The UK’s tax agency has issued cryptocurrency tax guidance for businesses, following up a year-old promise.
After clarifying the situation last year for individual taxpayers, Her Majesty’s Revenue & Customs (HMRC) issued guidance Friday for businesses and enterprises for crypto asset exchange tokens – such as bitcoin – which it taxonomically separates from utility tokens and security tokens. Guidance on the latter two categories is forthcoming, the regulator said.
Under the latest guidance, crypto assets continue to be defined as commodities, not money or currency.
Corporations engaged in trading exchange tokens, including selling goods or services for crypto or mining, are liable for tax payments. The type of tax paid – capital gains tax, corporation tax, income tax, national insurance contributions, stamp taxes or VAT – are at the discrimination of the authority.
Most mining activities constitute a taxable event as a form of trade. If mined coins are not traded they are considered miscellaneous income which carries its own tax burden.
The HMRC says at-home mining is not a taxable event, however.
“Using a home computer while it has spare capacity to mine tokens would not normally amount to a trade … to mine tokens for an expected net profit would probably constitute trading activity.”
Investments and wages
Corporate token holdings are considered taxable events at disposal, incurring both capital gains tax and corporation tax. As with crypto asset guidance for individuals, similar exchange tokens can be pooled for ease of calculation.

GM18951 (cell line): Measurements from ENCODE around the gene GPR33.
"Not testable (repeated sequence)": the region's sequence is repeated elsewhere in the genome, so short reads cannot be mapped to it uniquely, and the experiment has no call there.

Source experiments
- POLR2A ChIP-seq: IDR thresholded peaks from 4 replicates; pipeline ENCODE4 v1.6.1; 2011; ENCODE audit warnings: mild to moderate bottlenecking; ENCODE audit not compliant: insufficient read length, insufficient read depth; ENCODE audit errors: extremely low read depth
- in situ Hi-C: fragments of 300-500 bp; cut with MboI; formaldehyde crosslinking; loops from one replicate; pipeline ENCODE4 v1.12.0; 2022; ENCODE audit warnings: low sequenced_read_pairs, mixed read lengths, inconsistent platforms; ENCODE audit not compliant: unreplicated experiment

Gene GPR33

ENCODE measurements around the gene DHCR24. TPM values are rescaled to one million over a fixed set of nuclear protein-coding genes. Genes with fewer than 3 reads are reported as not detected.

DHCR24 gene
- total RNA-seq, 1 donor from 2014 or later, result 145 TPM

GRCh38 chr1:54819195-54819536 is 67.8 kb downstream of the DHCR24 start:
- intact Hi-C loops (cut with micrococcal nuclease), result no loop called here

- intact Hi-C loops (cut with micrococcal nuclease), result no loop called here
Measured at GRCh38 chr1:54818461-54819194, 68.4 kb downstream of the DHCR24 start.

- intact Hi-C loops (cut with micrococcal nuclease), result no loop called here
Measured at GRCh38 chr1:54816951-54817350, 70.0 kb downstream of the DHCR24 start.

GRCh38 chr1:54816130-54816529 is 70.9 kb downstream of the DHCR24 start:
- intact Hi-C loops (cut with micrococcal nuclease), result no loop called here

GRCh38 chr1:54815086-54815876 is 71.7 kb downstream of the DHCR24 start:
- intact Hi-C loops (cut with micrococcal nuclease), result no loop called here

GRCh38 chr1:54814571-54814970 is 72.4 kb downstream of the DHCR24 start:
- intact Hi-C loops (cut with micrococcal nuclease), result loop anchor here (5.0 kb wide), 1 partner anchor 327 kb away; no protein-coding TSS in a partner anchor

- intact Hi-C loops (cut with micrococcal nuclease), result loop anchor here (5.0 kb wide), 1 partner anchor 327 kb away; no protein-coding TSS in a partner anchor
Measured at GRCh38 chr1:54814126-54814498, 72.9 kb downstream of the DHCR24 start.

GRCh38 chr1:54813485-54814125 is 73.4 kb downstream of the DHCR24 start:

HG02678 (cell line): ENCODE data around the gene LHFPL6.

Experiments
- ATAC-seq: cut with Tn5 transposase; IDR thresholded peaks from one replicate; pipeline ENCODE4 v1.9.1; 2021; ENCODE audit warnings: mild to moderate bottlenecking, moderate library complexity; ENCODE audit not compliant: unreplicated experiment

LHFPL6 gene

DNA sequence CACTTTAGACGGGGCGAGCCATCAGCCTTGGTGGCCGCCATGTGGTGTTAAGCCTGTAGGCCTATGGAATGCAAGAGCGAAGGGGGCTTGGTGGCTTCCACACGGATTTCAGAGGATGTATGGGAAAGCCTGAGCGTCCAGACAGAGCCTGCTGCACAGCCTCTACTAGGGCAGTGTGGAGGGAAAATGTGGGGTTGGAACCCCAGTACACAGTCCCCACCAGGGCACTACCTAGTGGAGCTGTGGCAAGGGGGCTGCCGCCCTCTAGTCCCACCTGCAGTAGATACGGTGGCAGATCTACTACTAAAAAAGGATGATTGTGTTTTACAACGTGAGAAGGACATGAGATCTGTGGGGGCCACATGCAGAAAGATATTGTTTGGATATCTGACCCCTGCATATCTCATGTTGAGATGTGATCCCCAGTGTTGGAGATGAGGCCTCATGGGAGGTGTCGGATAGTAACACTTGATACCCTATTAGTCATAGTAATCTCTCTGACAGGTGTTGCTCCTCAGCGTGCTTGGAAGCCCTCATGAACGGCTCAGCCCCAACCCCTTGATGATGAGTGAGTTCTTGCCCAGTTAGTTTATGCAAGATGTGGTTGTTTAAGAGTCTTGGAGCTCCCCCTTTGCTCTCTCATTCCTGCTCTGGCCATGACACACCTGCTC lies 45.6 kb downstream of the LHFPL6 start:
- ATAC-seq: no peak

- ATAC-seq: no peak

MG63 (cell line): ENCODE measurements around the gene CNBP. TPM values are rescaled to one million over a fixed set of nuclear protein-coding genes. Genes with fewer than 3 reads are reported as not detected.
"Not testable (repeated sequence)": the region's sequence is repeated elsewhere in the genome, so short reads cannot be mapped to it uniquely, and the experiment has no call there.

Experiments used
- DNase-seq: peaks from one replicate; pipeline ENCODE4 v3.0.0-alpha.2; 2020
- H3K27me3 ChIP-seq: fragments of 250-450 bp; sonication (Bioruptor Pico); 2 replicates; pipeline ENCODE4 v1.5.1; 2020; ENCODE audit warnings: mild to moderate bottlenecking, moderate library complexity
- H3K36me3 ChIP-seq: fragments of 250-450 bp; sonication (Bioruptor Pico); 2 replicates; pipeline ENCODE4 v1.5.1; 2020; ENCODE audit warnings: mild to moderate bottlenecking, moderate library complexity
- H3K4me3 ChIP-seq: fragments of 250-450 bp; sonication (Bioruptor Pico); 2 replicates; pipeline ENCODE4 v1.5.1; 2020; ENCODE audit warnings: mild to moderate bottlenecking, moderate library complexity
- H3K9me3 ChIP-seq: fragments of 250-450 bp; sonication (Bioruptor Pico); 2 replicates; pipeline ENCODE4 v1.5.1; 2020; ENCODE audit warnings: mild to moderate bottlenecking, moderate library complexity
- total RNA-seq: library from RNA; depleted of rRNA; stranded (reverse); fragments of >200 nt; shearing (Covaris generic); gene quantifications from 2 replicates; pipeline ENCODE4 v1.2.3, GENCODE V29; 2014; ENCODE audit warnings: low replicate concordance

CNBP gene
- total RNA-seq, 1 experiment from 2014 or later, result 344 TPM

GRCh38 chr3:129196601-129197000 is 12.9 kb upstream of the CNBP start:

“If a person owns bitcoin, ether and litecoin, they would have three pools and each one would have its own ‘pooled allowable cost’ associated with it. This pooled allowable cost changes as more tokens of that particular type are acquired and disposed of.”
Guidance for hard forks and airdrops is also provided, although there’s no apparent change from the individual guidance issued in 2018.
Additionally, employees can be paid in crypto assets under the new tax laws, regardless of the authorities non-recognition of crypto assets as money. However, employers cannot use crypto assets for pension funds since HMRC does not view crypto assets as money or currency, but as a commodity.
Recognizing the fast-paced and dynamic nature of the crypto market, room for specific interpretation is allowed for in the new framework.
“HMRC’s views may evolve further as the sector develops,” the guidance states.
Tax forms and U.K. pounds image via Shutterstock
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